Bullock Creek agreement

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A memorandum of understanding is being finalised between Fish & Game New Zealand and Friends of Bullock Creek (FOBC).

FOBC president Andrew Waterworth said the land continued to be owned by Fish & Game, but FOBC would aim to “protect, preserve and enhance the creek”.

The objective of FOBC was to do “everything we can to enhance its role and its beauty” from its headwaters to its entry point into Lake Wanaka.

The group would raise awareness and educate people on the creek’s history and significance for Wanaka.

“As the Thames is to London, so Bullock Creek is to Wanaka,” Mr Waterworth said.

“So many towns have been built bordering, or on either side of, a water course, because water is vital for drinking, for washing, for industry – for a whole raft of reasons.”

The creek flowed all the way “through the heart of Wanaka” to the lake and was an important natural resource that needed to be protected.

FOBC would act as a watchdog to monitor any potential effects on Bullock Creek from stormwater runoff from the adjoining Meadowstone Alpha Series subdivision, Mr Waterworth said.

Secretary Roger Gardiner said FOBC had formed last year out of the Wanaka Residents’ Association, which was “past its use-by date”.

“The average age of our membership is close to 80. We are part of a bygone era.”

The WRA was in the process of being wound down and there were plans to transfer any remaining assets to a similar trust, which, at the moment, it was hoped would be FOBC, Mr Gardiner said.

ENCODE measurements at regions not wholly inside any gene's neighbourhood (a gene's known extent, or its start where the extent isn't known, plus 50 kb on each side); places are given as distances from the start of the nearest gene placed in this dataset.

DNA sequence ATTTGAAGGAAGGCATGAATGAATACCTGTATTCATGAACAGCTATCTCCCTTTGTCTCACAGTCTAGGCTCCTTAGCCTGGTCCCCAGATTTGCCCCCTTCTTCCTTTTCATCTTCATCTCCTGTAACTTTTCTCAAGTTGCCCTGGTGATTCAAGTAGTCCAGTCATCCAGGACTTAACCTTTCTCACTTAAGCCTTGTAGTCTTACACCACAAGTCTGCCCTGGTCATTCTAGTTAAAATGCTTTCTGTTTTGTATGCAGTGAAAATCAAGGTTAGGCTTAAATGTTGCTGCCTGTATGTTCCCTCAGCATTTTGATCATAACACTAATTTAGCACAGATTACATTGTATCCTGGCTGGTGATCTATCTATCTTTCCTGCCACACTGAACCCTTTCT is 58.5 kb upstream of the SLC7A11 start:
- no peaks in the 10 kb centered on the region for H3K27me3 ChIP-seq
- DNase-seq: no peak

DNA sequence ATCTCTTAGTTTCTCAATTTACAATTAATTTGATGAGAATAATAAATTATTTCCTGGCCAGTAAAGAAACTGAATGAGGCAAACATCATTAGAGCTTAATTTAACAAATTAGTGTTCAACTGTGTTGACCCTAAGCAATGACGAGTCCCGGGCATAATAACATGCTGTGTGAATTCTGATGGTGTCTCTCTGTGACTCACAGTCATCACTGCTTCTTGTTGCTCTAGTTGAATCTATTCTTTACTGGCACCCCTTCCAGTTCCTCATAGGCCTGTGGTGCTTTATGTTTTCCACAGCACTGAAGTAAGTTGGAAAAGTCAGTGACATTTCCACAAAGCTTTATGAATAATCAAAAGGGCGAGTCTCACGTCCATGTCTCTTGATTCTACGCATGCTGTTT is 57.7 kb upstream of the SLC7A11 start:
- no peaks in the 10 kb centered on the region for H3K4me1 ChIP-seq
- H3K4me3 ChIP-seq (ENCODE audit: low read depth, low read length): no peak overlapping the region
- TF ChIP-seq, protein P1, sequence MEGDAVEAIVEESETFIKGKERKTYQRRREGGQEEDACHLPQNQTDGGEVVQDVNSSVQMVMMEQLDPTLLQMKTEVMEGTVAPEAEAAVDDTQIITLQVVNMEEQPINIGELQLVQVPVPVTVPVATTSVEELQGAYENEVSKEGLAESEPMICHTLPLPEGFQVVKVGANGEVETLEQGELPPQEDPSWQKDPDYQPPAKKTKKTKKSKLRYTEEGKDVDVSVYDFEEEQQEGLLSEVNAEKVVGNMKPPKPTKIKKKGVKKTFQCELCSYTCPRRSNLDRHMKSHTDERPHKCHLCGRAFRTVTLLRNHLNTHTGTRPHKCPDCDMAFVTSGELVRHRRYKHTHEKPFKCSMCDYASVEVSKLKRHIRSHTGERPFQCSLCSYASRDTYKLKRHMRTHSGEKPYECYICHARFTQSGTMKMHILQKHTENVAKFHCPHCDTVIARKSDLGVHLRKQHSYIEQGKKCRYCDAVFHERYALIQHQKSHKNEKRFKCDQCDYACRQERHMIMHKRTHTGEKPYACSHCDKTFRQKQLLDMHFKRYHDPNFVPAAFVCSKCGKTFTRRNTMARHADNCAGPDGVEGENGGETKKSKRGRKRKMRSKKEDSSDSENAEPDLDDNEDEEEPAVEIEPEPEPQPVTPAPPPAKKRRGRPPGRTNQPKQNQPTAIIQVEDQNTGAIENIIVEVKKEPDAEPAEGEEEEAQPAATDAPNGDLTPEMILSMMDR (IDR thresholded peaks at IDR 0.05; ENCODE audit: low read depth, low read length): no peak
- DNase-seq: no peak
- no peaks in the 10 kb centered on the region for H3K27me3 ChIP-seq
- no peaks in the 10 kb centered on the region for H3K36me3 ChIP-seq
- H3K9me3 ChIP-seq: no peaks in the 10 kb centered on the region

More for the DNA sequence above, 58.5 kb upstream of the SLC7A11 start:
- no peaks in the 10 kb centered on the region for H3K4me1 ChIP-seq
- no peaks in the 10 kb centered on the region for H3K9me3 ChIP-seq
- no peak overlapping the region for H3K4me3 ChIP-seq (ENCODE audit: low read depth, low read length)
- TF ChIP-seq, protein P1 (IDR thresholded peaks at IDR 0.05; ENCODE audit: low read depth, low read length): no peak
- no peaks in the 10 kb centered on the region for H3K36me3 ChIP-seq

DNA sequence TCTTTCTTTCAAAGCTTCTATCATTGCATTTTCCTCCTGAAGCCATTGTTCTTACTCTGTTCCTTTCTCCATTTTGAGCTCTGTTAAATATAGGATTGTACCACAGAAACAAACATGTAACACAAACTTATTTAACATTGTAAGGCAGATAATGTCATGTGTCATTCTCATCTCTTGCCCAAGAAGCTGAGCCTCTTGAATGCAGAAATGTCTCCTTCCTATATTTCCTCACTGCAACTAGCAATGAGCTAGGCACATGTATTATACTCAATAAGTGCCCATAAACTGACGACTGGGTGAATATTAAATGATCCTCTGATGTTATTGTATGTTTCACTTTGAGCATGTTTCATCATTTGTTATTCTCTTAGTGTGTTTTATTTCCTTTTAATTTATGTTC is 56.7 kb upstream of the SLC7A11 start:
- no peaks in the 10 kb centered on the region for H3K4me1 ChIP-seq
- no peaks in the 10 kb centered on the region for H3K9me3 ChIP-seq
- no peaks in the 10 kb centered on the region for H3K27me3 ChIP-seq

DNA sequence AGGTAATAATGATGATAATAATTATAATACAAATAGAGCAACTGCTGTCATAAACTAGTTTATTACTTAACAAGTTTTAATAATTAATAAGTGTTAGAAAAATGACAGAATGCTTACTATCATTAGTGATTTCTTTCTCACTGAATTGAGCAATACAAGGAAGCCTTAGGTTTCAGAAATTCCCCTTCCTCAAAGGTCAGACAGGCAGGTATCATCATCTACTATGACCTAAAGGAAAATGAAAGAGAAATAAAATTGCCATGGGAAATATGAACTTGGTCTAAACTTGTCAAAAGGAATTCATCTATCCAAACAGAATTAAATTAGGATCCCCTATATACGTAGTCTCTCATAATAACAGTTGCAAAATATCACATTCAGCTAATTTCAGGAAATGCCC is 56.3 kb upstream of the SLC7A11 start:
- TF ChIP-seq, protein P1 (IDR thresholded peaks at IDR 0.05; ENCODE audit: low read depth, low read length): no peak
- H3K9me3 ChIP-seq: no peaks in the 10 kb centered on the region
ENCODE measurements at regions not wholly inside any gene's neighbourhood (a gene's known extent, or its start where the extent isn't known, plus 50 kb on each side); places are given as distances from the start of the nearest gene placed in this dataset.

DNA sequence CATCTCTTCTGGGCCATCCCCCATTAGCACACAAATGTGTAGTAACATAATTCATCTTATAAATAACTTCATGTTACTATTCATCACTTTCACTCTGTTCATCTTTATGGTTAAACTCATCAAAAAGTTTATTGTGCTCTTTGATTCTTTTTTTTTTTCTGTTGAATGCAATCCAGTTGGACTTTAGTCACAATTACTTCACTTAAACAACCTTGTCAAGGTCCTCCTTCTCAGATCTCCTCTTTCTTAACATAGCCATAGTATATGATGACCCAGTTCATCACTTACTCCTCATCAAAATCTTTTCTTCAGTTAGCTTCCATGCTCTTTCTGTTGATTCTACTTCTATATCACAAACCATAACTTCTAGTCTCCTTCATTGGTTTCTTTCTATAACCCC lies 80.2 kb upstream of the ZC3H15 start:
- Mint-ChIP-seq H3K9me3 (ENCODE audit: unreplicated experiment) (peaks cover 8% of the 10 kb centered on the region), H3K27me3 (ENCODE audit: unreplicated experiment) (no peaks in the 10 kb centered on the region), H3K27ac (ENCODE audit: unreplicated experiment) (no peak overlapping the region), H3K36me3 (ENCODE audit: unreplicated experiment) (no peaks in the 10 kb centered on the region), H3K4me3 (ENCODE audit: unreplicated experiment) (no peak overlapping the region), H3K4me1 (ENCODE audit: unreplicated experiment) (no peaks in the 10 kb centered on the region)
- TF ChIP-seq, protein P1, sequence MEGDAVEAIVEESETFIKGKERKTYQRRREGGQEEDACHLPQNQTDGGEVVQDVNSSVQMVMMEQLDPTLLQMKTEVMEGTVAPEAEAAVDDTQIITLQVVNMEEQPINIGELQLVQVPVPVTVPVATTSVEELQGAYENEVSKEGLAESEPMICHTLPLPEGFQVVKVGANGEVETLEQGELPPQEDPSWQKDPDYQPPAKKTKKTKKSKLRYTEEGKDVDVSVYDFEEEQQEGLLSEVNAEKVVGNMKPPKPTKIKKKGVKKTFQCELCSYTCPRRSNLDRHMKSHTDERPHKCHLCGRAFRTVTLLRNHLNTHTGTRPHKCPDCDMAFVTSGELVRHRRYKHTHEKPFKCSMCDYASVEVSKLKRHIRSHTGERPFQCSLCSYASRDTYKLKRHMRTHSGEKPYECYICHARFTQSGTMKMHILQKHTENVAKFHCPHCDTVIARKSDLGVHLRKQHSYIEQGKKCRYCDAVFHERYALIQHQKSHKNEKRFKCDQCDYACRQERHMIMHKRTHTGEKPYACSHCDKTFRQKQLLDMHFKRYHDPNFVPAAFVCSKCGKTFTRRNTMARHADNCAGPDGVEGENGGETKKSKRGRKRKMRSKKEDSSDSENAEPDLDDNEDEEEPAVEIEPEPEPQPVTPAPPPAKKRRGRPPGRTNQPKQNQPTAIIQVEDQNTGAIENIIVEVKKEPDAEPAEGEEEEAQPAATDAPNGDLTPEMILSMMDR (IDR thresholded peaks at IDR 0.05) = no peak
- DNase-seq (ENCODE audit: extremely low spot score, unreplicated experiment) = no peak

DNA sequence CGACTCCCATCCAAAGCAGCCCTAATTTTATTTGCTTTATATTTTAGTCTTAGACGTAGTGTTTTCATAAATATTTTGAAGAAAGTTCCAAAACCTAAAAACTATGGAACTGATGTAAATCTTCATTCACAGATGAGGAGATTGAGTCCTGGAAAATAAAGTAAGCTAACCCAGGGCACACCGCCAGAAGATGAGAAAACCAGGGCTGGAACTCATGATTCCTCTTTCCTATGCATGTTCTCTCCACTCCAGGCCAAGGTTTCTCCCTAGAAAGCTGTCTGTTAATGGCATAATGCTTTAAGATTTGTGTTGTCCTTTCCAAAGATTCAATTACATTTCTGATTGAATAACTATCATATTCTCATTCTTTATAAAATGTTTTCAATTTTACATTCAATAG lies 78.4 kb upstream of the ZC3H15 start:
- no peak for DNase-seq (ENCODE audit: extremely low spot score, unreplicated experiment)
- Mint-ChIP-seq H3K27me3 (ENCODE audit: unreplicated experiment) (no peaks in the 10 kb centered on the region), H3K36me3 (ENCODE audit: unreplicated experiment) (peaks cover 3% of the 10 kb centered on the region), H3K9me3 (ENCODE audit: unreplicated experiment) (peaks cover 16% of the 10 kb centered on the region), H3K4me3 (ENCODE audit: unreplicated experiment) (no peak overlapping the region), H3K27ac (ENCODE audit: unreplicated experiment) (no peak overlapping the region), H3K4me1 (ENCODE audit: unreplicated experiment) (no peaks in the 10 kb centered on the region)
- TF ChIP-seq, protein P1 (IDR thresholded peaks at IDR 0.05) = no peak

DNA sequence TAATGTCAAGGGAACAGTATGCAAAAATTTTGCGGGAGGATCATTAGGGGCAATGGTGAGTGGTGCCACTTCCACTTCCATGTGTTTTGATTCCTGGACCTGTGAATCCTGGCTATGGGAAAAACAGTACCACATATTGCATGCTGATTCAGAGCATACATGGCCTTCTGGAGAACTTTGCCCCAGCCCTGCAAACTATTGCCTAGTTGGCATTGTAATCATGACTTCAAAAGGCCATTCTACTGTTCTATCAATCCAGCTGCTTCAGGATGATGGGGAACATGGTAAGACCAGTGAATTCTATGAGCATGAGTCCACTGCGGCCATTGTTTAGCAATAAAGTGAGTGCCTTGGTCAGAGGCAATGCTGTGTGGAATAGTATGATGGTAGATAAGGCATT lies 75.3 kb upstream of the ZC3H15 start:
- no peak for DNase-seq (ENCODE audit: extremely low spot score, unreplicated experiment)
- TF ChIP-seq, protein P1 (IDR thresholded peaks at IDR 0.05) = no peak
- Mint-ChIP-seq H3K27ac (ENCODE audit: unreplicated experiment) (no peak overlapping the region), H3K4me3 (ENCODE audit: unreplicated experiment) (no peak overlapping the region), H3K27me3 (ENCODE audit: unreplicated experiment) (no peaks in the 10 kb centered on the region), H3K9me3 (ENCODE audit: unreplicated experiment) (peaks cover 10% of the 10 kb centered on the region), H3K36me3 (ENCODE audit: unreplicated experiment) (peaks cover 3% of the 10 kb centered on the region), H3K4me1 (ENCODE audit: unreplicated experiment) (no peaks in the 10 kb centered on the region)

The WRA had done great work fundraising and doing the work required to build the boardwalk, but it was time for a different approach, he said.

Community projects engaged people from all ages, so it was anticipated the residents’ association would be wound up in favour of the FOBC.

Fish & Game had agreed that 2.5ha of land beside the former hatchery, including the boardwalk, would be “maintained in perpetuity” for members of the public to use, Mr Gardiner said.

FOBC had access to the Department of Corrections offenders’ community work programme which had enabled clearing and planting to take place on the reserve over the last two years.

“By virtue of that we have had manpower, and continue to have manpower.”

Otago Fish & Game officer Paul van Klink said he was delighted with the relationship that was being built with FOBC.

FOBC had been instrumental in “drumming up support” for the creek, which was a “real community asset”.

The focus at the moment had been on the restoration of the area by the former hatchery, but he hoped in the future there would be opportunities to engage other landowners along the length of the creek.

It was good to have an amenity the whole community could enjoy, he said.